Isaac Watts was the son of a schoolmaster, and was born in Southampton, July 17, 1674. He is said to have shown remarkable precocity in childhood, beginning the study of Latin, in his fourth year, and writing respectable verses at the age of seven. At the age of sixteen, he went to London to study in the Academy of the Rev. Thomas Rowe, an Independent minister. In 1698, he became assistant minister of the Independent Church, Berry St., London. In 1702, he became pastor. In 1712, he accepted an invitation to visit Sir Thomas Abney, at his residence of Abney Park, and at Sir Thomas' pressing request, made it his home for the remainder of his life. It was a residence most favourable for his health, and for the prosecution of his literary… Go to person page >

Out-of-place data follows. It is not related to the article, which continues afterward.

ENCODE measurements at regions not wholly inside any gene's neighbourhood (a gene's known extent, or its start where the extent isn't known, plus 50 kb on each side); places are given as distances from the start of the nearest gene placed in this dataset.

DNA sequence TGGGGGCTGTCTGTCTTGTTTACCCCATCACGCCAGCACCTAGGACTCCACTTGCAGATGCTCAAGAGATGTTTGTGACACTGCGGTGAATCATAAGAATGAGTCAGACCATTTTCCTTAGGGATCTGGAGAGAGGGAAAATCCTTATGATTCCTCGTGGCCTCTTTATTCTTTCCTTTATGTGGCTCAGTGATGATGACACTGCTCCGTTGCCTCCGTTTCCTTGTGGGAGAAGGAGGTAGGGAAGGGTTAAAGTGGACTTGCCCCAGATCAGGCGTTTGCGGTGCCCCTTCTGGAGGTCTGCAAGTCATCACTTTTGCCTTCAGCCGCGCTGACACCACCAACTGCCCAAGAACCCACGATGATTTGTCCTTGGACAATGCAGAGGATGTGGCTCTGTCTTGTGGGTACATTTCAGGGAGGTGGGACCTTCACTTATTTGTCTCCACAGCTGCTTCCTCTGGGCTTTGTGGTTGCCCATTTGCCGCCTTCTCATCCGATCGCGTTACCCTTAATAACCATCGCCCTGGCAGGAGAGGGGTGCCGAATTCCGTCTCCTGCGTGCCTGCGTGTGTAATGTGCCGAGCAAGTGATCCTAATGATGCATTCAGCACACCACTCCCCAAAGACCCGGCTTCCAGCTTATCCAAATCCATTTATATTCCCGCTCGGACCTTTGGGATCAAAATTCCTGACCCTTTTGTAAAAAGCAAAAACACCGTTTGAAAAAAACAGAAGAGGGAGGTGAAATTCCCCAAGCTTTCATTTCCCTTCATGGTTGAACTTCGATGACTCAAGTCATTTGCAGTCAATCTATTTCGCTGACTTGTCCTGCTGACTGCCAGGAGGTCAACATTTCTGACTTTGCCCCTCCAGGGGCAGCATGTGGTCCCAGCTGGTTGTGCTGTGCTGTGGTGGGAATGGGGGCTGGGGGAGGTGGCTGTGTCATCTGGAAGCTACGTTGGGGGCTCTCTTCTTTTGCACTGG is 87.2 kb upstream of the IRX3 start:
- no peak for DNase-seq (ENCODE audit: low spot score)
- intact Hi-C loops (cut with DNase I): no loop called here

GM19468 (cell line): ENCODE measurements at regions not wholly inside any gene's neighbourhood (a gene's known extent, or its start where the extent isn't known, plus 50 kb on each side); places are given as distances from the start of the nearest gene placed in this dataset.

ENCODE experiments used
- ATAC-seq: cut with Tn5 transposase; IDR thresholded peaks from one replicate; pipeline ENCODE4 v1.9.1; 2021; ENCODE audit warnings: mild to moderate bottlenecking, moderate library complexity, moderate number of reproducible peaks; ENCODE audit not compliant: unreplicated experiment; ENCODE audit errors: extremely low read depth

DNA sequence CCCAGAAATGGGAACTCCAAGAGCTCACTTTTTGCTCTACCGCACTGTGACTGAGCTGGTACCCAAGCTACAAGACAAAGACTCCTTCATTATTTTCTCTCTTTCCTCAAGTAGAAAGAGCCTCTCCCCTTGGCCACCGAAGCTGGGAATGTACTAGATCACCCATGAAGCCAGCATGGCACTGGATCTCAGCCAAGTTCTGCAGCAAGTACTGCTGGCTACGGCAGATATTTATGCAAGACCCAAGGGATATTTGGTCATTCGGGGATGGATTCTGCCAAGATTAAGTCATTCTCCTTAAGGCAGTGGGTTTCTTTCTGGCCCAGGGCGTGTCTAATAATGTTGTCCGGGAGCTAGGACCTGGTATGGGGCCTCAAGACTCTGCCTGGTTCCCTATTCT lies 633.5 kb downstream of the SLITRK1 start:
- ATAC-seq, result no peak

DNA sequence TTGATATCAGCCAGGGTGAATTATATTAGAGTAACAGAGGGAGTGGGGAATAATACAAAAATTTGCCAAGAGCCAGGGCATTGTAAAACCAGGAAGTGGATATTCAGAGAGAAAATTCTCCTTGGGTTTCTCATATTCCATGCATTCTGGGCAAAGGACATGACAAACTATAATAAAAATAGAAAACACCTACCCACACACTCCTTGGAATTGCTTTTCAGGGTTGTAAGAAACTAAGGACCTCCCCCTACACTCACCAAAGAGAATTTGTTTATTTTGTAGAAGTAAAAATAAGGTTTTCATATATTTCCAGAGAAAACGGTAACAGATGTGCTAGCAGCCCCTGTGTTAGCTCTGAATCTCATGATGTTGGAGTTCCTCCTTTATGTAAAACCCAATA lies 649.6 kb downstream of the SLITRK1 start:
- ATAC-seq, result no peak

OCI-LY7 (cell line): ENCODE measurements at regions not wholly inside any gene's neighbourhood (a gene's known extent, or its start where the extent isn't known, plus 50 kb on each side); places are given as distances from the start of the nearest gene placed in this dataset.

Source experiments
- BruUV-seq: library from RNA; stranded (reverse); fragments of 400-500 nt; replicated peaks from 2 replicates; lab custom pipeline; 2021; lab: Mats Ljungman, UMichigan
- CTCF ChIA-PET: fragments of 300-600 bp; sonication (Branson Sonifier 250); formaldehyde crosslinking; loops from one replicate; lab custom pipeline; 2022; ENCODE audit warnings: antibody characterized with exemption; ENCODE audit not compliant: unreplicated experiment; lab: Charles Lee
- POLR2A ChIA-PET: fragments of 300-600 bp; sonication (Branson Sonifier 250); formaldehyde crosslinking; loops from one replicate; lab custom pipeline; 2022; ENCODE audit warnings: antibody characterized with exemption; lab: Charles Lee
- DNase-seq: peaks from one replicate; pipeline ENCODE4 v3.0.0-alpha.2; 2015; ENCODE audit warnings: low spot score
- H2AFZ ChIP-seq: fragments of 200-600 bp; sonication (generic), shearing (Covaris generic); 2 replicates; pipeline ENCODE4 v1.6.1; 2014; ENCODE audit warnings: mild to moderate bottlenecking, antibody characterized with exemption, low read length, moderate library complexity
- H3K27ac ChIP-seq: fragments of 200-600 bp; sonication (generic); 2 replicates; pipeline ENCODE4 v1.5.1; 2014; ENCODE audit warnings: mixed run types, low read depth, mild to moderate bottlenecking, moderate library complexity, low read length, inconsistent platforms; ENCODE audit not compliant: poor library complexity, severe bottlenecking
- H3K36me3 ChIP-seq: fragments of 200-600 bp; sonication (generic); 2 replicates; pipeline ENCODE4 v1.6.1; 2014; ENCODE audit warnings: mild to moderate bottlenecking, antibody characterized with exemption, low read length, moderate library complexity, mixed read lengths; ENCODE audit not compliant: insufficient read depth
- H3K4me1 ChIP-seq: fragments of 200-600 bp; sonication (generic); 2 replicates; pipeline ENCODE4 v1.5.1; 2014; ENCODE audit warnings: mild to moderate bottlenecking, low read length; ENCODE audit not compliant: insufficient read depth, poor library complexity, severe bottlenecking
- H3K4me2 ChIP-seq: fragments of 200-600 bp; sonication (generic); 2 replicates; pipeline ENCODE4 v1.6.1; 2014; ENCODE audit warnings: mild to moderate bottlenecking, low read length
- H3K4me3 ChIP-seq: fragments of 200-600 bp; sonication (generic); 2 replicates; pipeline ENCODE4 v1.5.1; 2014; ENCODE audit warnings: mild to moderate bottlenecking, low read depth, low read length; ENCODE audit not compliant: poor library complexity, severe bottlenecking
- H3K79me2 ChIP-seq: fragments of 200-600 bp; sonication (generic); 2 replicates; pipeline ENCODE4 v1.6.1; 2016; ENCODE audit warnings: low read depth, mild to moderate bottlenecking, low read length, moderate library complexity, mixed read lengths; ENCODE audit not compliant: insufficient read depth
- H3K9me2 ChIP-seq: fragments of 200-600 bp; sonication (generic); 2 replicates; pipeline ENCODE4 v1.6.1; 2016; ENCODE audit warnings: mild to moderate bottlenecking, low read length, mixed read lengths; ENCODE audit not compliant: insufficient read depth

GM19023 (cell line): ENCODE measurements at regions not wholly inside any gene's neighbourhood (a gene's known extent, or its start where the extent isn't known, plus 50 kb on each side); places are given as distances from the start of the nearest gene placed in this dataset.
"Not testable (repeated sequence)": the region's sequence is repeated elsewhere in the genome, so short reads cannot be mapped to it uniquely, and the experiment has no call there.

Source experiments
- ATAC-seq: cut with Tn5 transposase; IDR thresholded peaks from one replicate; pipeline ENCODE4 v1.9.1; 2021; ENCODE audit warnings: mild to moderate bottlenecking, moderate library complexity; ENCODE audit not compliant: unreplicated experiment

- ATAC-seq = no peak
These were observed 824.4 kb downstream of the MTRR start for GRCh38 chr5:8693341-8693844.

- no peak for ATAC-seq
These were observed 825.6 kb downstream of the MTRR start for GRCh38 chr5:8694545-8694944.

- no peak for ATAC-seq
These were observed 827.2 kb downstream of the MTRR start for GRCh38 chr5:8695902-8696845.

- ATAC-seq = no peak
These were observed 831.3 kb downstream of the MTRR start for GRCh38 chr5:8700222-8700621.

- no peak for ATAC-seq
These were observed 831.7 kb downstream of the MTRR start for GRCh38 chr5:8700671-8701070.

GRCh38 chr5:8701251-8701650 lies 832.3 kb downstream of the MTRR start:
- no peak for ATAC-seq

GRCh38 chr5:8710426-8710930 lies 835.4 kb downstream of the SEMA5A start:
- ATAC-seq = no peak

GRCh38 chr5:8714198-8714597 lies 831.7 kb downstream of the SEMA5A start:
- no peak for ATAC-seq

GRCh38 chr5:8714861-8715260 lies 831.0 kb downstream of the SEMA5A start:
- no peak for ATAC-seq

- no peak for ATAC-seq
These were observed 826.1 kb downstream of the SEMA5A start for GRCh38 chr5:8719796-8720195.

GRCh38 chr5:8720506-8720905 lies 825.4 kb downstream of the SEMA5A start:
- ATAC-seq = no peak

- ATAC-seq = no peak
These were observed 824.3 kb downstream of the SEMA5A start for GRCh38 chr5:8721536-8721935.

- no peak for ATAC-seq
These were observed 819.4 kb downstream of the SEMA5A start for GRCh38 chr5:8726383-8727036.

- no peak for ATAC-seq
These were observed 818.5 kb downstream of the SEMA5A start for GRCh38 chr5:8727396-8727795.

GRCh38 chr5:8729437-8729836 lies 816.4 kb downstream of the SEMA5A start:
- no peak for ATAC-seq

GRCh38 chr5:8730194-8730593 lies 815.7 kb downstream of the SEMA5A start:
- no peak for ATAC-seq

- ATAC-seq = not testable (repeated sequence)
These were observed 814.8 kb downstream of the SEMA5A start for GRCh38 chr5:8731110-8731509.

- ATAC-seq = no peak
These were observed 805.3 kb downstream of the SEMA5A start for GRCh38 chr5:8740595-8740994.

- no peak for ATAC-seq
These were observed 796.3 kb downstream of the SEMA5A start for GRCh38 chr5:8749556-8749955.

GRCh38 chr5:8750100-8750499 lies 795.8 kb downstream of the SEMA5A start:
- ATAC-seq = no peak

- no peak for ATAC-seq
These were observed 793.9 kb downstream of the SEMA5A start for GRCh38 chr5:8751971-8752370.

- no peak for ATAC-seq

Behold what wondrous grace. I. Watts. [Adoption.] First published in his Hymns, &c, 1707 (2nd edition 1709, Book i., No. lxiv.), in 6 stanzas of 4 lines, and entitled "Adoption." In J. Wesley's Psalms & Hymns Charlestown, South Carolina, 1736-7, p. 19, it was given with alterations and the omission of stanza ii. Its modern use is limited in (x. Britain, but extensive in America. In the Draft Scottish Translations and Paraphrases, 1745, this text was given, as No. xxx., in 5 stanzas, in a recast form….
A comparison of this text with that authorized in the Translations, &c, of 1781, No. lxiii., and which may be found in any modern copy of the Scottish Psalms, &c, will shew at once how much the latter is indebted to the former; and how far both differ from Watts. By whom the 1745 recast was made is not known, but that of 1781, which has been in use in the Church of Scotland for 100 years, is claimed by W. Cameron (q.v.) as his.
-- Excerpts from John Julian, Dictionary of Hymnology (1907)